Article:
SACRAMENTO — The California Legislature passed AB 97, the Budget Act of 2017 on June 15, which allocates $10 million to support the History-Social Science curriculum framework, as well as regional trainings and professional development available for teachers and administrators with an emphasis on the Armenian Genocide and other human and civil rights issues. The legislative initiative was spearheaded by California State Sen. Anthony J. Portantino (D-CA-25), Chair of the Senate Budget Subcommittee on Education.
“On behalf of the Armenian Assembly, we extend our profound gratitude to State Senator Portantino for his leadership in securing substantial funding for the recently adopted History-Social Science curriculum framework equipping educators with innovative resources in the teaching of human and civil rights, including genocide education and prevention. Senator Portantino’s achievement is a testament to his commitment in shaping human rights education throughout his legislative career,” Armenian Assembly Western Region Director Mihran Toumajan stated. “The Armenian Assembly also commends Senate President pro Tem Kevin de Leon for his staunch support on issues of importance to his Armenian American constituents, and to all legislators who voted in favor of the 2017-2018 budget,” he added.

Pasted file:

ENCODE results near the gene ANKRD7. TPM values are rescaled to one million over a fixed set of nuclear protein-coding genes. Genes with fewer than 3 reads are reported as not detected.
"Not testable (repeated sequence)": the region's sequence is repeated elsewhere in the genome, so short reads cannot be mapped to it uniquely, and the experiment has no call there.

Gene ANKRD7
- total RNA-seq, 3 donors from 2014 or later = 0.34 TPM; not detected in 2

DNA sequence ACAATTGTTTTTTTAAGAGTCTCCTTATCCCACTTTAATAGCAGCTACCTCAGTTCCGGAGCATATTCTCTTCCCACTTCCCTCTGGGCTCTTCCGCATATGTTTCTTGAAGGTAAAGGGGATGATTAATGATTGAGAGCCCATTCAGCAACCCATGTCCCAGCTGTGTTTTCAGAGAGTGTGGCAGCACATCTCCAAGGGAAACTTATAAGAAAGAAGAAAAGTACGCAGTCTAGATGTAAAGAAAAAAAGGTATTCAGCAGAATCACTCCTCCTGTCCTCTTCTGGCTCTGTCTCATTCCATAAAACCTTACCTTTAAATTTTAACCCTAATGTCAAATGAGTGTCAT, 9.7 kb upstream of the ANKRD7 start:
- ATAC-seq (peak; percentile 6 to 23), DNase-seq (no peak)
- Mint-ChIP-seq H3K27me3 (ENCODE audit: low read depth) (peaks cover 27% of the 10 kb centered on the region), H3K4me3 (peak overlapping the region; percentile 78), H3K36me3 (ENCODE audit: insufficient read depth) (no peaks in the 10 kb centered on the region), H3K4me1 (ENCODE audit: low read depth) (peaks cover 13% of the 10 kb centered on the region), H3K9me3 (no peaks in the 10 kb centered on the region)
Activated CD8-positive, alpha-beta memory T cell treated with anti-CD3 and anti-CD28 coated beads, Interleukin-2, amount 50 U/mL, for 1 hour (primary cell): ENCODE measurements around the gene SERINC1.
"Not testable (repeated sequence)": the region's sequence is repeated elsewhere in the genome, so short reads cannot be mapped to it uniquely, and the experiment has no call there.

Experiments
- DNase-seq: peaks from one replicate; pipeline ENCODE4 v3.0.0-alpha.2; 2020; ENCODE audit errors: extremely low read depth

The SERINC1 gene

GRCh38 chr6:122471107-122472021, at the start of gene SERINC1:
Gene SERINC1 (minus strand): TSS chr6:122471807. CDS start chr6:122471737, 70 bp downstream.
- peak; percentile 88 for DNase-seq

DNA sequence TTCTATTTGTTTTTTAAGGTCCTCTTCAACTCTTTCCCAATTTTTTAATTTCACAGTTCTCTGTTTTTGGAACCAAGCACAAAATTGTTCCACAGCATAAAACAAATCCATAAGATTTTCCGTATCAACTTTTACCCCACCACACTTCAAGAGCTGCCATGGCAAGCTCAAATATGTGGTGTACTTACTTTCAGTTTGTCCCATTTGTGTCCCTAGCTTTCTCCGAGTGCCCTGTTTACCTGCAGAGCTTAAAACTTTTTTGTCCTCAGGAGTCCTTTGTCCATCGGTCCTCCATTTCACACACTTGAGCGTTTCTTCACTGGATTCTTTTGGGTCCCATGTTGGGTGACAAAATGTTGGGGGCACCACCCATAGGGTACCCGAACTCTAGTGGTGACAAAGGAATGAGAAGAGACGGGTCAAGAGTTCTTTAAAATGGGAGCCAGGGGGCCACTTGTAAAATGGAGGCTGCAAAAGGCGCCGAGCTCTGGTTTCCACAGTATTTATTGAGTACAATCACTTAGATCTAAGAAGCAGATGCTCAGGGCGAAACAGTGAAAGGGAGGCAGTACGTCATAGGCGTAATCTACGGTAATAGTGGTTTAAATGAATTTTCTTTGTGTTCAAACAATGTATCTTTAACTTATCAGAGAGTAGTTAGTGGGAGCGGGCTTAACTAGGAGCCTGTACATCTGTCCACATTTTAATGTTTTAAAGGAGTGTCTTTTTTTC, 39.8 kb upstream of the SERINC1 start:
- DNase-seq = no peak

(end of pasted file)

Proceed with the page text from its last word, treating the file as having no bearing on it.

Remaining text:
The total figure includes a $3-million funding commitment for the Glendale-based Armenian Museum, bringing the state investment in this project to $4 million. Earlier in the year, Portantino helped restore the initial $1 million from last year’s budget. Portantino asked the State Senate to prioritize increasing the State’s commitment to the museum to an additional $3 million over the next three years.
Portantino, with the support of Senate Pro Tem Kevin de León and Budget Subcommittee Chair Richard Roth, arranged a presentation from Armenian Museum Executive Board Member Zaven Kazazian before the budget subcommittee. Portantino joined Kazazian in making the presentation before the subcommittee.
“I am extremely happy that as a member of the budget committee, I was able to bring these two important proposals to light this year. It was such a pleasure to invite Zaven Kazazian from the Armenian Museum Board to Sacramento to present this significant human rights project to the attention of the Senate and then into the State Budget,” commented Portantino.
In 1985, the California Legislature considered a bill introducing a human rights and genocide curriculum throughout the California public school system. Both the State Senate and Assembly passed the bill in September of that year. Then-Governor George Deukmejian signed the bill into law on September 28, 1985, and the new curriculum was first printed in 1987.